03-08, My Heroine & My Heart

My maternal grandmother circa 1942, age 16, in Memphis, Tennessee

When I woke up this morning, among the first things I saw was a tweet from my mentor, Malene Golding, lauding women all over the world in celebration of International Women’s Day. As I reluctantly crawled from under my cozy covers (today is also relax-and-do-little-to-nothing day, another way I choose to celebrate), a picture of another great influence in my life came to mind. She was one of only two: my maternal grandmother, Lucille Walker Harris.

My pictures of her are so scarce. When I was 8, our home burned in a fire while we were away that destroyed many of our most precious items; but, my images of her throughout my life are indelibly printed in my mind. My grandmother lived with us from the time I was four years old. When our family moved from Chicago to Houston, my mom vowed not to leave her alone. After all, she had lost her husband and nine year old son in a double car accident – followed by a double funeral not long before.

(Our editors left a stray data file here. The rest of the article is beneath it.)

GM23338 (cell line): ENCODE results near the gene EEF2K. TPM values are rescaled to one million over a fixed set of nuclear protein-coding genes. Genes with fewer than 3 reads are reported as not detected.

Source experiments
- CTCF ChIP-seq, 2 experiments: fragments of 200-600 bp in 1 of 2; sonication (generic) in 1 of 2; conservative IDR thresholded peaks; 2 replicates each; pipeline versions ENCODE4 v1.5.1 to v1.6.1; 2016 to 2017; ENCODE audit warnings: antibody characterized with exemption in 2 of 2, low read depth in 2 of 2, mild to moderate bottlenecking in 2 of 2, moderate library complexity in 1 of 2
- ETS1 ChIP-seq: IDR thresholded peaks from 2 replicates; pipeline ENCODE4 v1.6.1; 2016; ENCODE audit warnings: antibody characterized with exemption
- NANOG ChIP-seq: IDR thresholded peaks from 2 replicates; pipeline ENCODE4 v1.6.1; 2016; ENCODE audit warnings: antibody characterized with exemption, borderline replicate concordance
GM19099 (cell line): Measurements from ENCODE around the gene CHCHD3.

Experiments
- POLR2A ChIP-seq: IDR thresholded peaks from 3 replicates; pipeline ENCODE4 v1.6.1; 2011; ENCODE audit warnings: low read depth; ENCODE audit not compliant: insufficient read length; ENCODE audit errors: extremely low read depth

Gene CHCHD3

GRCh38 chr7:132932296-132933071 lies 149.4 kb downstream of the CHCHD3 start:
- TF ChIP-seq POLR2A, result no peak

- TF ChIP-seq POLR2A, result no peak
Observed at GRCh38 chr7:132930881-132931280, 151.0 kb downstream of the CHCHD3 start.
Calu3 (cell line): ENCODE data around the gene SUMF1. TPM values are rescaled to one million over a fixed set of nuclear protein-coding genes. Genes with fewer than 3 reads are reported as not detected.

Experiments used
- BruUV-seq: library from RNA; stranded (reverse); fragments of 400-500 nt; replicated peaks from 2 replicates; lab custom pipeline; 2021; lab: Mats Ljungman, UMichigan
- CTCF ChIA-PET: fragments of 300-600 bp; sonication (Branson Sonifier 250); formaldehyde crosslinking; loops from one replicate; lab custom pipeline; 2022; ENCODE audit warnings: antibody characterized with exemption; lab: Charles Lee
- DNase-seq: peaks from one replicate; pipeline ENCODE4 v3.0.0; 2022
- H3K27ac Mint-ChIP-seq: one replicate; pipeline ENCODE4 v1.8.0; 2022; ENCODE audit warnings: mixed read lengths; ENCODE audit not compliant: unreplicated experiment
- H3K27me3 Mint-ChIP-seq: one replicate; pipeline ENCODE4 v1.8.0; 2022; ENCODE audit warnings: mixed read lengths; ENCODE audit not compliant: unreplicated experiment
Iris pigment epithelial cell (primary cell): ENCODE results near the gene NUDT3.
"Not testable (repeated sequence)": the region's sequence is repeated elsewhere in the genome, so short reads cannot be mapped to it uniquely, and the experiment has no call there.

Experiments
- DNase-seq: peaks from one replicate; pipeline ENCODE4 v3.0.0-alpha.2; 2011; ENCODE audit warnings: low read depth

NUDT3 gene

The relationship we nurtured blossomed and developed in the most beautiful ways. I’m convinced it was the reason why I became “an old soul.” We watched many TV shows together (hence my affinity for Carol Burnett, Johnny Carson, Archie Bunker, Matlock, Sanford & Son and so many others). She was our quintessential chef of southern fare, though she measured with her hands and cooked with her heart. She was also the chief fusser in the house, because that was “just Grandma.” And she was fiercely loyal in defending her family (quite the spitfire for someone so tiny! We wore the same size shoe when I got older [7 and 1/2], and for most of her life she weighed about 98 lbs).